Dave Barry was so smitten with the holiday after having been introduced to it via email in early 2002 that he dedicated an entire column to its publicity that September, turning an inside joke into a global sensation. He later went on to make a cameo appearance in one of Baur and Summers’s buccaneer-themed music videos in 2011 (look for him in the video above at the 3:25 mark).

4. REAL PIRATES SPOKE A WIDE VARIETY OF DIALECTS.

Despite some extensive “English-to-Pirate” dictionaries that have cropped up all over the Internet the idea that all pirates shared a common accent regardless of national origin is historically absurd, as National Geographic pointed out in 2011.

5. ACTOR ROBERT NEWTON IS HAILED AS THE “PATRON SAINT” OF TALK LIKE A PIRATE DAY.

So where did the modern “pirate dialect” come from? Summers and Baur credit actor Robert Newton's performance in Treasure Island (1950) and have accordingly dubbed him the “patron saint” of their holiday. Tasked with breathing life into the scheming buccaneer, Newton simply exaggerated his native West Country accent and the rest is history.

6. BAUR'S FAMILY WAS FEATURED ON A PIRATE-THEMED EPISODE OF WIFE SWAP.

The reality show’s highly-anticipated 2006 season premiere pitted the Baurs (in full pillaging regalia) against a family which, according to John’s wife Tori (a.k.a. “Mad Sally”), “behaved as though ‘fun’ was something that had to be pre-packaged for their protection.”

7. BAUR WAS ALSO ON JEOPARDY!

Baur was described to the audience as “a writer and pirate from Oregon” in his 2008 appearance. “I didn’t win,” Baur said, “but the introduction made Alex blink.”

8. TALK LIKE A PIRATE DAY HAS BECOME A CORNERSTORE OF THE PASTAFARIAN MOVEMENT.

Bobby Henderson, founder of the Church of the Flying Spaghetti Monster, cited Earth’s dwindling pirate population as the clear source of global warming in his 2005 open letter to the Kansas school board which established the religion. Since then, Talk Like A Pirate Day has been observed by devout Pastafarians worldwide.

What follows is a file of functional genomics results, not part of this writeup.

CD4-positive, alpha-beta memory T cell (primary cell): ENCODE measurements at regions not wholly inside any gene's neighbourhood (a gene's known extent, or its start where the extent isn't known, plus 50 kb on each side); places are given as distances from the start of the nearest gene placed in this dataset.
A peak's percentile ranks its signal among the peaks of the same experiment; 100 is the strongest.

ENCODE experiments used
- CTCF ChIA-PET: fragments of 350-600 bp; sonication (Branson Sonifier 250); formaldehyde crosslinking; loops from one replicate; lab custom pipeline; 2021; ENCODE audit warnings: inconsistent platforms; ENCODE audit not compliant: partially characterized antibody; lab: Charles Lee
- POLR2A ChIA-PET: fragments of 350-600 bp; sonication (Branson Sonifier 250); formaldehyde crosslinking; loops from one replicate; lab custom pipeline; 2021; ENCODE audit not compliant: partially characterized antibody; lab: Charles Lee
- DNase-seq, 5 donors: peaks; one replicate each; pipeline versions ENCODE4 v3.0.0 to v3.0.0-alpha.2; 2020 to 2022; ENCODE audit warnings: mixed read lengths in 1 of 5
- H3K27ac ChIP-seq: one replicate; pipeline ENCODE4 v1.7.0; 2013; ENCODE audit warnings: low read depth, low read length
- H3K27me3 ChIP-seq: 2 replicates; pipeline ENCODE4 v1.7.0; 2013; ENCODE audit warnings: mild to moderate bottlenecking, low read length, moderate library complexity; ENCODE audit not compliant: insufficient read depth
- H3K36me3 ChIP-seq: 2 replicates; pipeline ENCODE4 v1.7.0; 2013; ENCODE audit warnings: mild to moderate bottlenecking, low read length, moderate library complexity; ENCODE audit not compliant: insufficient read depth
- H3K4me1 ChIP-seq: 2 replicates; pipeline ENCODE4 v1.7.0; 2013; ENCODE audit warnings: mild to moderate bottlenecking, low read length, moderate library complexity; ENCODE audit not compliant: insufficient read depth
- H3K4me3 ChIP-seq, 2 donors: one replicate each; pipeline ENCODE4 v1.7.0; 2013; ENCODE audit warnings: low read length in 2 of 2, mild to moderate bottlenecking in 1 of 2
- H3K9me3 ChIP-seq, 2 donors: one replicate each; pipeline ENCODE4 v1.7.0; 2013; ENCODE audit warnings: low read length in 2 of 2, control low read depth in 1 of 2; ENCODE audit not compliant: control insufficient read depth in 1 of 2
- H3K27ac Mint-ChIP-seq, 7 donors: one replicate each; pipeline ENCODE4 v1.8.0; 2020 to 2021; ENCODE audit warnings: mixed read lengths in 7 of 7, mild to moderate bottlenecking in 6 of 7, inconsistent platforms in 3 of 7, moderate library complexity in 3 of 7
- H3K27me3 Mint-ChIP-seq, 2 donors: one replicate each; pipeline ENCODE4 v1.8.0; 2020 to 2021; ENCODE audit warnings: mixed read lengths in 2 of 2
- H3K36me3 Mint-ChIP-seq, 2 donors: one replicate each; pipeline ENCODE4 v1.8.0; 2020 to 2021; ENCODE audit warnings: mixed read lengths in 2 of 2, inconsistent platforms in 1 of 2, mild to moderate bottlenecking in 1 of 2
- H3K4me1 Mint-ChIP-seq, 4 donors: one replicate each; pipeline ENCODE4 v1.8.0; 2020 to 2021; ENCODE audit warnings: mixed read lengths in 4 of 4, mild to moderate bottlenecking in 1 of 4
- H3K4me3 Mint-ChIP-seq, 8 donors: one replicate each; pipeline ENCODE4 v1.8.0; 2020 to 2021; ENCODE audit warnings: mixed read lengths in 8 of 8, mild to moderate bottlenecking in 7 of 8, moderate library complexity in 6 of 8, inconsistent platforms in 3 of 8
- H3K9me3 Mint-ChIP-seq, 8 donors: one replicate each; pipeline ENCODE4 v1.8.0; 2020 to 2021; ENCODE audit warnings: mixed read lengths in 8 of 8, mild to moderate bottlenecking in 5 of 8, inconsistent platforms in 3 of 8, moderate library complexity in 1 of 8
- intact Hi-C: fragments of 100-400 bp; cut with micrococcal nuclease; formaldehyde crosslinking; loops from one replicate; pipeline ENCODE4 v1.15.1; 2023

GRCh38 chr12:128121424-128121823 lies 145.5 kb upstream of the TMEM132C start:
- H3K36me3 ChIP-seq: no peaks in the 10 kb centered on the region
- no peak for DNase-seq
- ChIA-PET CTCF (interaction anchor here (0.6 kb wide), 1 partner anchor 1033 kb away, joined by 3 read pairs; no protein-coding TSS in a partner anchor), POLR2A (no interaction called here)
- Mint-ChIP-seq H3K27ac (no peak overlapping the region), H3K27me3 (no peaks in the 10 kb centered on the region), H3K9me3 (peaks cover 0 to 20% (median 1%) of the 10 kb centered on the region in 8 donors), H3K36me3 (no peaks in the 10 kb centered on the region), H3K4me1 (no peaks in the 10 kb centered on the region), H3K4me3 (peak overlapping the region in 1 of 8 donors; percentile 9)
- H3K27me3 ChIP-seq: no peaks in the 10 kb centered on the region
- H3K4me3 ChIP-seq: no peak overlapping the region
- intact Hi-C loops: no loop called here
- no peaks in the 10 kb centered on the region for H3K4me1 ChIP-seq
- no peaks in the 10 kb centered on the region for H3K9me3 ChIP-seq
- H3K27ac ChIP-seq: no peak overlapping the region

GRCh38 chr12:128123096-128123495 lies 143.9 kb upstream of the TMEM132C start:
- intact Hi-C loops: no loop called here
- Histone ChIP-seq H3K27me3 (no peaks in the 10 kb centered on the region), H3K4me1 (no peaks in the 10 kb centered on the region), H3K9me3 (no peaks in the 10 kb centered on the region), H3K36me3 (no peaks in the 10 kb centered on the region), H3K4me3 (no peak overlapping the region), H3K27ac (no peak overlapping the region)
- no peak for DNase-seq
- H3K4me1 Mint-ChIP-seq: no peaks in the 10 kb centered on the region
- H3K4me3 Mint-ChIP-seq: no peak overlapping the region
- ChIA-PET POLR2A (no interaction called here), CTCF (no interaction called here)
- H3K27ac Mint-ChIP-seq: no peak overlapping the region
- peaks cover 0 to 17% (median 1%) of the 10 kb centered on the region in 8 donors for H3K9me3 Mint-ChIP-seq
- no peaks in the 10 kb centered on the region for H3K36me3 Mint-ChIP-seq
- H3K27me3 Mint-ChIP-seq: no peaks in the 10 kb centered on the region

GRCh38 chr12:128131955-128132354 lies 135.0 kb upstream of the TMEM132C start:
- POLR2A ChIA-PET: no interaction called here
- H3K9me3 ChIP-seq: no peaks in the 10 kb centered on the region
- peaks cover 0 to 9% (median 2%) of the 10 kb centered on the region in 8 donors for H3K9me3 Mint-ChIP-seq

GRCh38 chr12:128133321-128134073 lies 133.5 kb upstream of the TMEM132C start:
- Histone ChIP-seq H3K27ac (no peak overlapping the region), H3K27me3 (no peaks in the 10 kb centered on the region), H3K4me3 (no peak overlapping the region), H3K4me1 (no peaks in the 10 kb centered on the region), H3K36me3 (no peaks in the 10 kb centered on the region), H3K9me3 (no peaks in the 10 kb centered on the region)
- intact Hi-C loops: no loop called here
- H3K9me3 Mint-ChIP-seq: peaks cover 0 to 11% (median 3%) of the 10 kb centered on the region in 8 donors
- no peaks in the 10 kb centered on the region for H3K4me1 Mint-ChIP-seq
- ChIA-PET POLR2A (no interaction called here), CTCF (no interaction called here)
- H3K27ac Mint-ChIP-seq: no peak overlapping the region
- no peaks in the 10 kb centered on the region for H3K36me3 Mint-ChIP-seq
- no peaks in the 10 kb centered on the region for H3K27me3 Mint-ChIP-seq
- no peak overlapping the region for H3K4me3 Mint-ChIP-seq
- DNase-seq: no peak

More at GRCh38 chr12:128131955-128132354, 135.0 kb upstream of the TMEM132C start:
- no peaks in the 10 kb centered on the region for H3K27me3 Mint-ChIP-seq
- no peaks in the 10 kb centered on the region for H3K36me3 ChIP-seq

9. A FLORIDA MAYOR ONCE IGNITED A LOCAL CONTROVERSY FOR MAKING AN OFFICIAL TALK LIKE A PIRATE DAY PROCLAMATION.

In 2012, Lake Worth, Florida Mayor Pam Triolo lightheartedly urged her constituents to embrace the holiday last year, writing, “The City … is known to possess a spirit of independence, high spirits, and swashbuckling, all traits of a good pirate.” Her actions were criticized by the city’s former commissioner, Jo-Ann Golden, who took offense to the association with murderous seamen.

10. DAY OF THE THE NINJA WAS CREATED IN RESPONSE TO TALK LIKE A PIRATE DAY.

Not to be outdone by their hated rivals, the pro-ninja community was quick to execute the first annual Day of the Ninja on December 5, 2002. For Summers and Baur’s take on the warring factions, see the clip above.

11. ASTRONAUTS ONCE CELEBRATED TALK LIKE A PIRATE DAY ABOARD THE INTERNATIONAL SPACE STATION.

In a 2012 interview, Summers recalled being “informed that the astronauts on the International Space Station were awakened to ‘A Pirate’s Life For Me' and joined in the pirate talk from space.”

12. PRESIDENT OBAMA ONCE CELEBRATED WITH A COSTUMED BUCCANEER IN THE OVAL OFFICE.

In 2012, Barack Obama tweeted this image on Talk Like a Pirate Day with the caption “Arr you in?”

13. A CONGRESSMAN LATER USED THE HOLIDAY TO SLAM OBAMA'S TAX PLAN.

In 2011, Florida’s 12th congressional district representative Dennis Ross used the festivity as a political punchline after Obama made a speech detailing his tax plan, tweeting, “It is TALK like a pirate day … not ACT like one. Watch ye purses and bury yr loot, the taxman cometh.”

14. IT'S AN OFFICIAL HOLIDAY IN THE STATE OF MICHIGAN.

On June 4, 2013, state senator Roger Kahn’s proposal to grant Talk Like A Pirate Day official acknowledgement from the Michigan government was formally adopted, to the chagrin of some dissenting landlubbers. 

15. TALK LIKE A PIRATE, GET A FREE DEEP FRIED TWINKIE.

Rejoice, sweet-toothed scallywags: There's free grub to be had on Talk Like a Pirate Day. Talk like a pirate at your local Long John Silver's, and you'll get a free deep fried Twinkie. Dress like a pirate and you'll get a free Fish N' Fry. (Though you'll want to make sure your local restaurant is participating before putting on your best eye patch.)

This story originally ran in 2013.